The cannonisation of Mother Teresa was a memorable moment for India. Who would’ve thought that a fragile nun from Albania could make it to India and care for the naked, the disabled and the diseased? St. Mother Teresa has made India proud by showing and proving to the world what one person’s mission can achieve. St. (Mother) Teresa of Kolkata was born in 1910 and she landed in India in 1929. She founded the Missionaries of Charity in 1950, which is still active even after her death in over 133 countries. The members of her congregation run homes for people, irrespective of caste, creed, colour or religion, dying of HIV/AIDS, tuberculosis and leprosy. India has honoured this messenger of Christ with the highest civilian award, the Bharat Ratna in 1980, besides other awards prior to that. One year before her death, the world honoured her with the Nobel Peace Prize.
Of course, Mother Teresa had critics even within the Catholic Church and within her congregation but how she responded to such venomous criticism is very simple. There was no convincing response other than her simple and profound life lived out for the poor and the dying. Her life is an epitome of gratuitous mercy, is the only convincing response to all criticism aimed at her. Pope Francis in his homily during the canonization Mass said, “The Albanian nun witnessed to a life of humility through her care for the dying in the Indian city of Calcutta.” He praised her as an emblematic figure of womanhood and recalled her strong stand against abortion.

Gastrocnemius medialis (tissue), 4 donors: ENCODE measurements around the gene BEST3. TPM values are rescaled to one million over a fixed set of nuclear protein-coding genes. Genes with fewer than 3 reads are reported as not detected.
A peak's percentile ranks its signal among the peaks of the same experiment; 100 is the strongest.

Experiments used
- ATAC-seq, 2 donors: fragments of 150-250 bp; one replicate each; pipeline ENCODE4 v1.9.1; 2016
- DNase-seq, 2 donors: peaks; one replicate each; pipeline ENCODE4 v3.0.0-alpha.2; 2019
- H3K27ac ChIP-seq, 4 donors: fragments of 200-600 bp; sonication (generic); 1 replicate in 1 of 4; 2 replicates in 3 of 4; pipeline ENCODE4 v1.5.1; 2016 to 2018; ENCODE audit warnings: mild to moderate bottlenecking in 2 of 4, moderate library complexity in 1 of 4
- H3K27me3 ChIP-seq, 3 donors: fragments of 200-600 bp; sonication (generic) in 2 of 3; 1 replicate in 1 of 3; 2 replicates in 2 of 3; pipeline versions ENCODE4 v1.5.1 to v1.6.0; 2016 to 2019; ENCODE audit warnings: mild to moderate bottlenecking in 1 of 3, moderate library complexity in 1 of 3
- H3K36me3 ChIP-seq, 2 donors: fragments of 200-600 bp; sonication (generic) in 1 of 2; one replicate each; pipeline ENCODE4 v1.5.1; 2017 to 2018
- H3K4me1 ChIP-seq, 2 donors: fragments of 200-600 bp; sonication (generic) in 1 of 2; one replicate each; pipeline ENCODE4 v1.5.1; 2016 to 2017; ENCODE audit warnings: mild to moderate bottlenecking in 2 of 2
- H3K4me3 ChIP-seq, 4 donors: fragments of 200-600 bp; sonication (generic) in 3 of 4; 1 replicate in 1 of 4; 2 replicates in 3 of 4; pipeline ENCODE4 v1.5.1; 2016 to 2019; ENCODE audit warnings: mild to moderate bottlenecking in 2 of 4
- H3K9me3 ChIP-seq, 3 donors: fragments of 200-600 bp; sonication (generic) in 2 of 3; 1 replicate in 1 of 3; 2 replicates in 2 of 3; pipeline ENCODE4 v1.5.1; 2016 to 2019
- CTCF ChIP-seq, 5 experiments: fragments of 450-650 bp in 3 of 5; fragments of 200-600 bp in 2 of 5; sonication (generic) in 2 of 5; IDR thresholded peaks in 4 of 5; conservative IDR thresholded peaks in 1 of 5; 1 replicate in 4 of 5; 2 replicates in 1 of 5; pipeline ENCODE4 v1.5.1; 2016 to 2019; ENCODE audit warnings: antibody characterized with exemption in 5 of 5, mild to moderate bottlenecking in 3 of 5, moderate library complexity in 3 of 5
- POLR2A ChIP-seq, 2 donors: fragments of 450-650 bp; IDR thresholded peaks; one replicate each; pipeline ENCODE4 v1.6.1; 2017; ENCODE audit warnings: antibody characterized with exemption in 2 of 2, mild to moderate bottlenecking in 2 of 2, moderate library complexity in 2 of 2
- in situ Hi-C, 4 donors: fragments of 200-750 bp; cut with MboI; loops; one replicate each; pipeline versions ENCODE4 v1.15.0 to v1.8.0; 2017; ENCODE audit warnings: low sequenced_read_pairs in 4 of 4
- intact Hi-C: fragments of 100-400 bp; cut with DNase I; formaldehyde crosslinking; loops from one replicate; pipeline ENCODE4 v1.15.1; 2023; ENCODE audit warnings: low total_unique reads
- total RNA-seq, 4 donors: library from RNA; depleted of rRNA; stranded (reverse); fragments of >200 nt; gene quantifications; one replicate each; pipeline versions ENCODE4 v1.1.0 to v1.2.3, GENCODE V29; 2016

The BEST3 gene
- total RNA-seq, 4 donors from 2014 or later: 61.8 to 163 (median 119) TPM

(The views expressed by the author in the article are his/her own.)